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  #1  
Old 04-24-2018, 09:10 PM
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cdeerinck cdeerinck is offline
 
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Question The proper way to make log book entries

Can any of my brethren here advise me on where to start learning about the proper way to make log book entries (Airframe, Engine, and Propeller) that would help me with requirements and phrasing?

I am just getting ready to transition from building the airframe to installing the engine, and would like to learn the proper way to indicate that SB's and letters have been complied with, and also prepare for the happy day when I can include maintenance as well.

As in everything else aviation, I am sure there are the official regs, and possibly an easier to follow aftermarket book perhaps, but I do not know where to start.
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  #2  
Old 04-24-2018, 10:04 PM
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Ironflight Ironflight is offline
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FAR Part 43 (online for free) has example logbook entries that will get you the general idea. You can also find online copies of A&P manuals from the FAA that should cover the topic.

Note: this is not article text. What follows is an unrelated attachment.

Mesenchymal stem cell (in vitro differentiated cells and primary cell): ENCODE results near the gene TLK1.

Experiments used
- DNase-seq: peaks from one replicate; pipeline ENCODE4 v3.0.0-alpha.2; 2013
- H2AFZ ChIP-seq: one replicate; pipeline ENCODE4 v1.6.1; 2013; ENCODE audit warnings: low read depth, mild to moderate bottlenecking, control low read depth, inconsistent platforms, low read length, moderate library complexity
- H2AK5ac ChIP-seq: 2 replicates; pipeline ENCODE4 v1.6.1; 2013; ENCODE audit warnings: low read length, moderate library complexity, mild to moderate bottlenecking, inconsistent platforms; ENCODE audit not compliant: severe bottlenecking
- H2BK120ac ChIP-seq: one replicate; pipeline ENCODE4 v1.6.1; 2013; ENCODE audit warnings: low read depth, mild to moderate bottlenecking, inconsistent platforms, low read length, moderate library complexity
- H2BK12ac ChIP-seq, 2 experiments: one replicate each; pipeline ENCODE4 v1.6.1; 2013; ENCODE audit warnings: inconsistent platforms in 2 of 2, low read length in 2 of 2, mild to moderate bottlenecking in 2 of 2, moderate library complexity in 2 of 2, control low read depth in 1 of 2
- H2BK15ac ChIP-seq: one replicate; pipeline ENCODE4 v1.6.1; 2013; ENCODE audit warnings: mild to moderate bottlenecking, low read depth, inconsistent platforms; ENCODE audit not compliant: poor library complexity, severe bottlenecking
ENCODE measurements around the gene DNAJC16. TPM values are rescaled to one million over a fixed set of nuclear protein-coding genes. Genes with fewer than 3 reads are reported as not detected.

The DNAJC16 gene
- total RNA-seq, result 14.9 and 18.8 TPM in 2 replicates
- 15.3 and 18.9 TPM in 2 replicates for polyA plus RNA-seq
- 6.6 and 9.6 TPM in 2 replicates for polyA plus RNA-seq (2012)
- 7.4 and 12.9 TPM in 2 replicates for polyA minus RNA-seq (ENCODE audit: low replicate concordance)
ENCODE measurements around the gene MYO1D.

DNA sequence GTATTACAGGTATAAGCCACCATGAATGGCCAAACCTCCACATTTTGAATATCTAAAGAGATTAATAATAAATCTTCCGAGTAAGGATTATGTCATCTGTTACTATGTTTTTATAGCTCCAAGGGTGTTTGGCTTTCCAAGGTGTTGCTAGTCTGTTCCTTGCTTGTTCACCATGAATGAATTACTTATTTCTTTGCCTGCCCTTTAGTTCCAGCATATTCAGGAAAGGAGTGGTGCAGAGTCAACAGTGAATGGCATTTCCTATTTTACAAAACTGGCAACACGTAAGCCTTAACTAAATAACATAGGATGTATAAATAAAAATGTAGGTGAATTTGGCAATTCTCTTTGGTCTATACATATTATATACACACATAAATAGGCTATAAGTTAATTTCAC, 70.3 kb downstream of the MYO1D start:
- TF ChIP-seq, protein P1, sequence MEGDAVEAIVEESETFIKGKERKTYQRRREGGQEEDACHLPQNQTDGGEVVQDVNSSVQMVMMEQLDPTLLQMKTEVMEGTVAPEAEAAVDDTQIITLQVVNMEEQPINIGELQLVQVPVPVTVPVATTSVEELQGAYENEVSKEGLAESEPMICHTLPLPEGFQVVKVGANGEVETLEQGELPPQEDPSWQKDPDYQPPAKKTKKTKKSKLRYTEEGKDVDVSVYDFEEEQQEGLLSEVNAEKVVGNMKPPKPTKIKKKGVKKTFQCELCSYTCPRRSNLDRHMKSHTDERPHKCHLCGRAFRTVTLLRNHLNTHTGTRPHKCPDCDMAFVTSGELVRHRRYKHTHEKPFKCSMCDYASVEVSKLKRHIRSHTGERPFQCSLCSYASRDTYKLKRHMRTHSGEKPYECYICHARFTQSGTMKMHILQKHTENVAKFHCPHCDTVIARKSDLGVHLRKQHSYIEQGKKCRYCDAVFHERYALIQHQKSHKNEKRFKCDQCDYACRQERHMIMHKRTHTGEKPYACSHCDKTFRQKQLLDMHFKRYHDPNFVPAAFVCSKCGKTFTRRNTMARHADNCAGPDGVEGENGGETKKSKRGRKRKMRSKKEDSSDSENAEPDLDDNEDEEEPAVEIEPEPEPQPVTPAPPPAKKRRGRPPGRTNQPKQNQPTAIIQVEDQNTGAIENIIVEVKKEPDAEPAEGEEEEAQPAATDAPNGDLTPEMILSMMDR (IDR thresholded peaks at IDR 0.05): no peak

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  #3  
Old 04-24-2018, 10:28 PM
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az_gila az_gila is offline
 
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The official FAA AC covering this is here...

https://www.faa.gov/documentLibrary/...ar/AC43-9C.pdf

Lots of blurb that is not applicable to us, but this little bit, along with the paragraph saying signatures must be dated, is useful - my highlight -

d. Section 91.417(a)(l)(i). Requires the maintenance record entry to include ?a description of the work performed.? The description should be in sufficient detail to permit a person unfamiliar with the work to understand what was done, and the methods and procedures used in doing it. When the work is extensive, this results in a voluminous record. To provide for this contingency, the rule permits reference to technical data acceptable to the Administrator in lieu of making the detailed entry. Manufacturer?s manuals, service letters, bulletins, work orders, FAA AC?s, and others, which accurately describe what was done, or how it was done, may be